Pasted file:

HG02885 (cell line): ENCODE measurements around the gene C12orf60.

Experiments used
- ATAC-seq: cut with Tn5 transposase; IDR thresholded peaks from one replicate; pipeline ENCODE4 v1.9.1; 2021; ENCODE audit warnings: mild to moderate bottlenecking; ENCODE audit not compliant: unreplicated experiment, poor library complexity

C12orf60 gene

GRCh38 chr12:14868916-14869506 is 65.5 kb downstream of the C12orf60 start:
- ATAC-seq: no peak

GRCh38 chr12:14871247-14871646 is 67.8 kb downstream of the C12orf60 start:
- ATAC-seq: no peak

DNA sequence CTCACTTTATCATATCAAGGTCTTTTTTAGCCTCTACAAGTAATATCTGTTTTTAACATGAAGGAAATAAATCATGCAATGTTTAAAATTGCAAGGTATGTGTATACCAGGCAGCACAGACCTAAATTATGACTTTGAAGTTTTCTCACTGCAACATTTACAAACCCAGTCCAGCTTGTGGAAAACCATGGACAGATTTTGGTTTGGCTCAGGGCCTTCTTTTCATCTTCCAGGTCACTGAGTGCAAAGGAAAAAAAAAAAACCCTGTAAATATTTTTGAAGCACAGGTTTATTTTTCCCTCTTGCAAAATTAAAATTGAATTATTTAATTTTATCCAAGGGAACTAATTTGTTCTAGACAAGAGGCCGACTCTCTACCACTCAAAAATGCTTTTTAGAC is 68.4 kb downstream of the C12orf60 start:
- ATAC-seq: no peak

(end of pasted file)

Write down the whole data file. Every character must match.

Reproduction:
HG02885 (cell line): ENCODE measurements around the gene C12orf60.

Experiments used
- ATAC-seq: cut with Tn5 transposase; IDR thresholded peaks from one replicate; pipeline ENCODE4 v1.9.1; 2021; ENCODE audit warnings: mild to moderate bottlenecking; ENCODE audit not compliant: unreplicated experiment, poor library complexity

C12orf60 gene

GRCh38 chr12:14868916-14869506 is 65.5 kb downstream of the C12orf60 start:
- ATAC-seq: no peak

GRCh38 chr12:14871247-14871646 is 67.8 kb downstream of the C12orf60 start:
- ATAC-seq: no peak

DNA sequence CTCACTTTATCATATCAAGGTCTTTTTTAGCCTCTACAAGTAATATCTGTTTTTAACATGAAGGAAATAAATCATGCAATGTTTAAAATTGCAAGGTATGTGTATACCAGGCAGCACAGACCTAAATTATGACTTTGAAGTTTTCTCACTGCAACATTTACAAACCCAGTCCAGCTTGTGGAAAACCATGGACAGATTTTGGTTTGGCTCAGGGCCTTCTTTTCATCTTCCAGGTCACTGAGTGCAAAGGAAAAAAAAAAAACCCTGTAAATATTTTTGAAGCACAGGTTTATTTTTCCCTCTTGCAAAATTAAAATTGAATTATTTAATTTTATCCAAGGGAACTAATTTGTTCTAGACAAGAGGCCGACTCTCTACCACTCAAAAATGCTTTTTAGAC is 68.4 kb downstream of the C12orf60 start:
- ATAC-seq: no peak